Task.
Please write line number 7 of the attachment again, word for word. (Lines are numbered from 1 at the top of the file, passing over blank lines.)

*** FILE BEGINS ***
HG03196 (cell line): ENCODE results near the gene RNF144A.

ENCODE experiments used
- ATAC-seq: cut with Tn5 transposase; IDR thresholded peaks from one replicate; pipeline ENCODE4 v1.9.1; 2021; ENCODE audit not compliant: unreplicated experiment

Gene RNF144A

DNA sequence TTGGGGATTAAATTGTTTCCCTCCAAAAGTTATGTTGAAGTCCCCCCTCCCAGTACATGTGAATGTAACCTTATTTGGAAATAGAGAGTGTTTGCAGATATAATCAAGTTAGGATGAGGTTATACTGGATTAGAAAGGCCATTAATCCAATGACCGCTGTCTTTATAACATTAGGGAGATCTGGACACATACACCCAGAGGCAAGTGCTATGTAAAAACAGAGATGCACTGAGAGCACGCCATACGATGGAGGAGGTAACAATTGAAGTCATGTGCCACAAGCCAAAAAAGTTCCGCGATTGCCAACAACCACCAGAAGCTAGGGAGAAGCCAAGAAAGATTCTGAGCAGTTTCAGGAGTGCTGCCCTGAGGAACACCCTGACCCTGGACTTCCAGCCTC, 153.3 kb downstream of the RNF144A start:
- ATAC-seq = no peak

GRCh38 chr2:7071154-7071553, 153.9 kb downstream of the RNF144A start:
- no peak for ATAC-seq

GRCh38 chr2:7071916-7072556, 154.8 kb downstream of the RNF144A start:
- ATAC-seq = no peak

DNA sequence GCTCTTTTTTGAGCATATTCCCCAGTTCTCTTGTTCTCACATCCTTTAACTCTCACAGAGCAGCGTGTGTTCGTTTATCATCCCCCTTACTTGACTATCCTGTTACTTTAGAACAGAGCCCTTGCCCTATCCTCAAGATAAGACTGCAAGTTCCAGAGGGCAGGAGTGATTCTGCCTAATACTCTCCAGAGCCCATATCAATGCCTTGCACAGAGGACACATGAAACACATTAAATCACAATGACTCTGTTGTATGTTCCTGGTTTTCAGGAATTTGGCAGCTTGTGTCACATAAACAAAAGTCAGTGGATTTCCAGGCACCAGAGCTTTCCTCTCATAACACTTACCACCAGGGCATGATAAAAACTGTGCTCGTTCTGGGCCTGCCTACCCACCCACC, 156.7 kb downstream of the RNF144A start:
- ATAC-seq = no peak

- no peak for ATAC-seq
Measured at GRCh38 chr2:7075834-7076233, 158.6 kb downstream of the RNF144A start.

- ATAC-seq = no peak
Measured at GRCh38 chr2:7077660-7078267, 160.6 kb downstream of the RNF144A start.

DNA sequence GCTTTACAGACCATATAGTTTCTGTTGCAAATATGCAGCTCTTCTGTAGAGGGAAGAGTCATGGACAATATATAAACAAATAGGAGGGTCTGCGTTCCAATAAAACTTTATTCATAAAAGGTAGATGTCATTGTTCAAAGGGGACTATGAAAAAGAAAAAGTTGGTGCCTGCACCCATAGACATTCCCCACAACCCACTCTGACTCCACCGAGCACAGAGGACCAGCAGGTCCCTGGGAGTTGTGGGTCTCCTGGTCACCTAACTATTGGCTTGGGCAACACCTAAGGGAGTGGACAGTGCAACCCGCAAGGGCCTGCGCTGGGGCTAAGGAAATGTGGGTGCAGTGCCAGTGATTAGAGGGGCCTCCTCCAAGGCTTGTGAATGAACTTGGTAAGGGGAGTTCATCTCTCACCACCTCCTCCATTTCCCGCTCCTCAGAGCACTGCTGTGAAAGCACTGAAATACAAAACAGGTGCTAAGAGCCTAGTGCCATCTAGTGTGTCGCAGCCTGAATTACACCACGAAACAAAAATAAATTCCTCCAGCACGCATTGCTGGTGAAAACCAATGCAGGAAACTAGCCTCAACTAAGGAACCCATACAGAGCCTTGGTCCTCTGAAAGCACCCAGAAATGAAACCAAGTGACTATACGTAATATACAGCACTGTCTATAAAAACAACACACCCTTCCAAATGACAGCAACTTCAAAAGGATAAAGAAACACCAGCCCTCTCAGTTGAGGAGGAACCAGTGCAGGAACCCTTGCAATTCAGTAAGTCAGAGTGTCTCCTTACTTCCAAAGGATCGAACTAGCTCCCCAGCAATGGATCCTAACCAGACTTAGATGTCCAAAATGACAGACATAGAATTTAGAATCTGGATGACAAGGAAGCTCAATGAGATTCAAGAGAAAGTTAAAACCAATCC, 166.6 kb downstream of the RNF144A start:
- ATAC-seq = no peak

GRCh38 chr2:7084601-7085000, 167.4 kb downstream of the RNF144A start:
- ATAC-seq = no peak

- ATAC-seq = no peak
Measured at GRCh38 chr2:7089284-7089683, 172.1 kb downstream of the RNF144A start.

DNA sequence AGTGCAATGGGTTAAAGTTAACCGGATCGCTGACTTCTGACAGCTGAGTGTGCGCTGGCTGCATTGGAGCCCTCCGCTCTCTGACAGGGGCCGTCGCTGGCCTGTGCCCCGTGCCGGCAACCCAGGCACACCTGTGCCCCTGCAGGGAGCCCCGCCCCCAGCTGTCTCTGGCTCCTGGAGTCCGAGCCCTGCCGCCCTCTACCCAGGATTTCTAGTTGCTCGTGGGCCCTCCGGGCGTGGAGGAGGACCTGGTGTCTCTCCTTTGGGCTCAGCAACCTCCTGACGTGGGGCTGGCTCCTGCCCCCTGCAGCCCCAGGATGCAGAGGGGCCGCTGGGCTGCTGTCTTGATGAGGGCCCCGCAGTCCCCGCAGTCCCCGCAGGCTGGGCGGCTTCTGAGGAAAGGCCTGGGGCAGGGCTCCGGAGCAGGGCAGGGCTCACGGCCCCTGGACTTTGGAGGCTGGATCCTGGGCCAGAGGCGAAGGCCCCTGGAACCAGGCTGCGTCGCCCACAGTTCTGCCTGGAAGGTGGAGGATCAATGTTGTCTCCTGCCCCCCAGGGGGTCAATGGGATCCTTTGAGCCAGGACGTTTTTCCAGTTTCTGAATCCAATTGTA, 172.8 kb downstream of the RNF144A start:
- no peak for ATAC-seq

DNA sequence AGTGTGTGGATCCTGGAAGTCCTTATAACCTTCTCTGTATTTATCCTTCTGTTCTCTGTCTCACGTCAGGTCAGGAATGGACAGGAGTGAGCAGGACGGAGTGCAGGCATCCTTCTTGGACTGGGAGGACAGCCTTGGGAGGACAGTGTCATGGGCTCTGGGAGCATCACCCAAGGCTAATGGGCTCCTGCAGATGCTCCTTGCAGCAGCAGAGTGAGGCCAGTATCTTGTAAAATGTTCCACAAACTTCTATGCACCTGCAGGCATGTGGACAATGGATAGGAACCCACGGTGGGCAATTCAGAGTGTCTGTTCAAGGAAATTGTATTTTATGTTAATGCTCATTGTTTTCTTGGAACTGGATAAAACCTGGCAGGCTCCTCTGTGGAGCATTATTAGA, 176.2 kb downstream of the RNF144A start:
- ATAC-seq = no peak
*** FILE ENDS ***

GRCh38 chr2:7071154-7071553, 153.9 kb downstream of the RNF144A start: